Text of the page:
Directed by Baltasar Kormákur.
Starring Mark Wahlberg, Caleb Landry Jones, Giovanni Ribisi, Lukas Haas, Ben Foster and Kate Beckinsale.
Mark Wahlberg is Chris Farraday, an expert in the field of smuggling, who left the profession for the sake of his family, but finds himself pulled back in by his brother-in-law Andy (Caleb Landry Jones) when Andy screws-up a job for drug-dealer and smuggler Tim Briggs (Giovanni Ribisi).
Following The Departed and The Fighter, Mark Wahlberg had begun to establish a much-more respectable and credible career as a lead actor – especially considering those films were alongside his successful comedy straight-guy roles in The Other Guys and Date Night. A far cry from Max Payne and The Happening. Unfortunately, Contraband seems to fall into the ‘generic action film’ category. It is convoluted and seems to try too hard in gaining your interest and attention. Everything seems to be at stake and he can’t trust anyone – and yet, he does trust others and those stakes are easily surpassed. Through luck and coincidence, we can rest assured that our leading man will ‘save the day’. But I don’t think anyone by the end of the film really believes it matters.
In 2008, Contraband director Baltasar Kormákur starred in Reykjavik-Rotterdam. Successful in Iceland, Kormákur realised the film would work exceptionally well by transferring the story from Iceland to America. I have not seen the original, but I would like to think that the plot had a little bit more tension. By moving the film to ‘the ports’ in Louisiana, it seems like the film has been modelled on the look and tone of the second season of The Wire. Huge crates and sly bribes ensure that you can control what is coming in and out if you have the authority and power.
As the film rests solely on the success or failure of the ‘job’, it is important to be very clear on the reasons why Chris Farraday believes it is necessary to get back into the smuggling trade in the first place. Is he close to his brother-in-law? Does he owe his brother-in-law any type of debt? To both questions, the answer is ‘no’. Brother-in-law Andy, played by young actor Caleb Landry Jones (who portrayed Banshee in X-Men: First Class), has been told – by Farraday – to get out of the illegal business many times but Andy ignored him. Halfway into the job, Andy risks everyone’s life for the sake of a drug score. Personally, I think Chris Farraday should’ve taken Andy to the police and left him there.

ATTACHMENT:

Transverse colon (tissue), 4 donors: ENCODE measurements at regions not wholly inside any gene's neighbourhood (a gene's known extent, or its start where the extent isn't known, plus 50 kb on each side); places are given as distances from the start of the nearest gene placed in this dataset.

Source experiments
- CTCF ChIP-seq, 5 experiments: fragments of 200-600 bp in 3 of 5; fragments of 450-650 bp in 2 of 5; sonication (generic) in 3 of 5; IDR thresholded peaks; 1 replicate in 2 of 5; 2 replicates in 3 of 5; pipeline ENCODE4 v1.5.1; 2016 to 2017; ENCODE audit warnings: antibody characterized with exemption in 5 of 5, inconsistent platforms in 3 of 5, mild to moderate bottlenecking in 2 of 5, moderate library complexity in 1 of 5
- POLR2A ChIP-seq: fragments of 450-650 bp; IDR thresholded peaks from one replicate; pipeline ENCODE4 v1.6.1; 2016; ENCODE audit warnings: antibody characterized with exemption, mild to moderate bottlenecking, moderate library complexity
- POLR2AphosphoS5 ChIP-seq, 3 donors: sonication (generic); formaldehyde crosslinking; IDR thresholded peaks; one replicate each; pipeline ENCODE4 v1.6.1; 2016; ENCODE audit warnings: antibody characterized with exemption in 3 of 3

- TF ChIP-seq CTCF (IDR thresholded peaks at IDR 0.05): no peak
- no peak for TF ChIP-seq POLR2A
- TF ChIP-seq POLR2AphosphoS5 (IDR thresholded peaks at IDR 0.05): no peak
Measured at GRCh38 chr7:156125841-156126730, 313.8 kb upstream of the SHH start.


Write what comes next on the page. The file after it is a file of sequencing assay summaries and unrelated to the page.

Tim Briggs, though dangerous and violent, didn’t appear to be the type of character who was paying off the cops – not to mention how if Andy testified against Briggs in court, he would surely get a shorter jail term. But no, Chris ‘needs’ to risk everything for this little brat. This is the story we’re dealt and this is what we run with – no realism, nothing to relate to and no clear purpose. Just a series of action sequences that we hope will cover the gaping holes in the plot. You know this is true by the final act, as suddenly everything goes a little crazy – twists that were obvious from the outset apparently ‘raise’ the stakes, tongue-in-cheek jokes conclude storylines which we were invested in and it seems that people remain ‘dead’ until the perfect moment whereby Wahlberg can take responsibility for ‘saving them’.
In fairness, new director Baltasar Kormákur is not the problem here. The way he shoots the scenes is often handheld and, in something I have not seen often in a mainstream Hollywood film, he will comfortably zoom-in at poignant moments whilst remaining handheld. On the one hand, he adds a unique flair and stylish edge – on the other hand, it can take a while to get used to and can take you out of the moment, focussing your attention on the way the scene is shot rather than what is important to the story.
But we know already how weak the story is. I checked my twitter-feed for #Contraband shortly after viewing the film and someone noted how the film was very similar to Dominic Sena’s Gone in Sixty Seconds. Personally, I loved Gone in Sixty Seconds so the comparison seemed unfair. Contraband has the same “pulled-back-in due to a foolish brother/brother-in-law” narrative. Ccoincidentally the brother was played by Giovanni Ribisi in Gone in Sixty Seconds; Ribisi was youthful and foolish, but as a viewer, you liked him and it was great to see the dynamic between Ribisi and Nicolas Cage. There is no such chemistry in Contraband between Wahlberg and Caleb Landry Jones.
The ‘team’ who were stealing the cars in Gone in Sixty Seconds were likable and interesting to watch – Vinnie Jones cast as the mute professional (good choice on the ‘mute’-ness) and Donny (Chi McBride) specifically stood out. Then you have the comparative ‘villain’ – Christopher Eccleston’s wood-obsessed villain against Ribisi’s murderous druggie. Again, there is no contest – crazy-wood-guy wins every time. Bottom line is – stylish cars in L.A. trump counterfeit-money-on-boats in New Orleans any day. The list could go on – and I haven’t even mentioned the underused Kate Beckinsale in Contraband.
Contraband has one saving grace with an almost-cameo appearance from Diego Luna, but when that is over, it really is back to the convoluted plot. A good effort on Kormákur’s part, but a bad move on Wahlberg’s – lets hope that this isn’t the start of a generic action movie trend for Marky Mark.
Flickering Myth Rating: Film * / Movie ***